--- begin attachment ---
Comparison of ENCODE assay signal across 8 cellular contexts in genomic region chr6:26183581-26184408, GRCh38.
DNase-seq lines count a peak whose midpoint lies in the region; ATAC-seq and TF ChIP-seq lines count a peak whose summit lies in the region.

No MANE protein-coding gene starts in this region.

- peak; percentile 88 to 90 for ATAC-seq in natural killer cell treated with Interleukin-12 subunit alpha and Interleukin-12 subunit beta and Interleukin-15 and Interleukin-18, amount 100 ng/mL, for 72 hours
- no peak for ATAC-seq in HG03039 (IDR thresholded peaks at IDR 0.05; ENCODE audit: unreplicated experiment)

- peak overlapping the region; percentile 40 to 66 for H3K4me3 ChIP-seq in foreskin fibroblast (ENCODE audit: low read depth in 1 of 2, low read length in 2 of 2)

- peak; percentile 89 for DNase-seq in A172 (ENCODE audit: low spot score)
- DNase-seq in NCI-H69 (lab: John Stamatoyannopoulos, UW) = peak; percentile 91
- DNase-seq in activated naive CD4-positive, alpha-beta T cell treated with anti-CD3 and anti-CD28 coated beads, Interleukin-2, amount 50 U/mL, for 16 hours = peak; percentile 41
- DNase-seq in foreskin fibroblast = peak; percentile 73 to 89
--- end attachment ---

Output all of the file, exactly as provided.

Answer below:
Comparison of ENCODE assay signal across 8 cellular contexts in genomic region chr6:26183581-26184408, GRCh38.
DNase-seq lines count a peak whose midpoint lies in the region; ATAC-seq and TF ChIP-seq lines count a peak whose summit lies in the region.

No MANE protein-coding gene starts in this region.

- peak; percentile 88 to 90 for ATAC-seq in natural killer cell treated with Interleukin-12 subunit alpha and Interleukin-12 subunit beta and Interleukin-15 and Interleukin-18, amount 100 ng/mL, for 72 hours
- no peak for ATAC-seq in HG03039 (IDR thresholded peaks at IDR 0.05; ENCODE audit: unreplicated experiment)

- peak overlapping the region; percentile 40 to 66 for H3K4me3 ChIP-seq in foreskin fibroblast (ENCODE audit: low read depth in 1 of 2, low read length in 2 of 2)

- peak; percentile 89 for DNase-seq in A172 (ENCODE audit: low spot score)
- DNase-seq in NCI-H69 (lab: John Stamatoyannopoulos, UW) = peak; percentile 91
- DNase-seq in activated naive CD4-positive, alpha-beta T cell treated with anti-CD3 and anti-CD28 coated beads, Interleukin-2, amount 50 U/mL, for 16 hours = peak; percentile 41
- DNase-seq in foreskin fibroblast = peak; percentile 73 to 89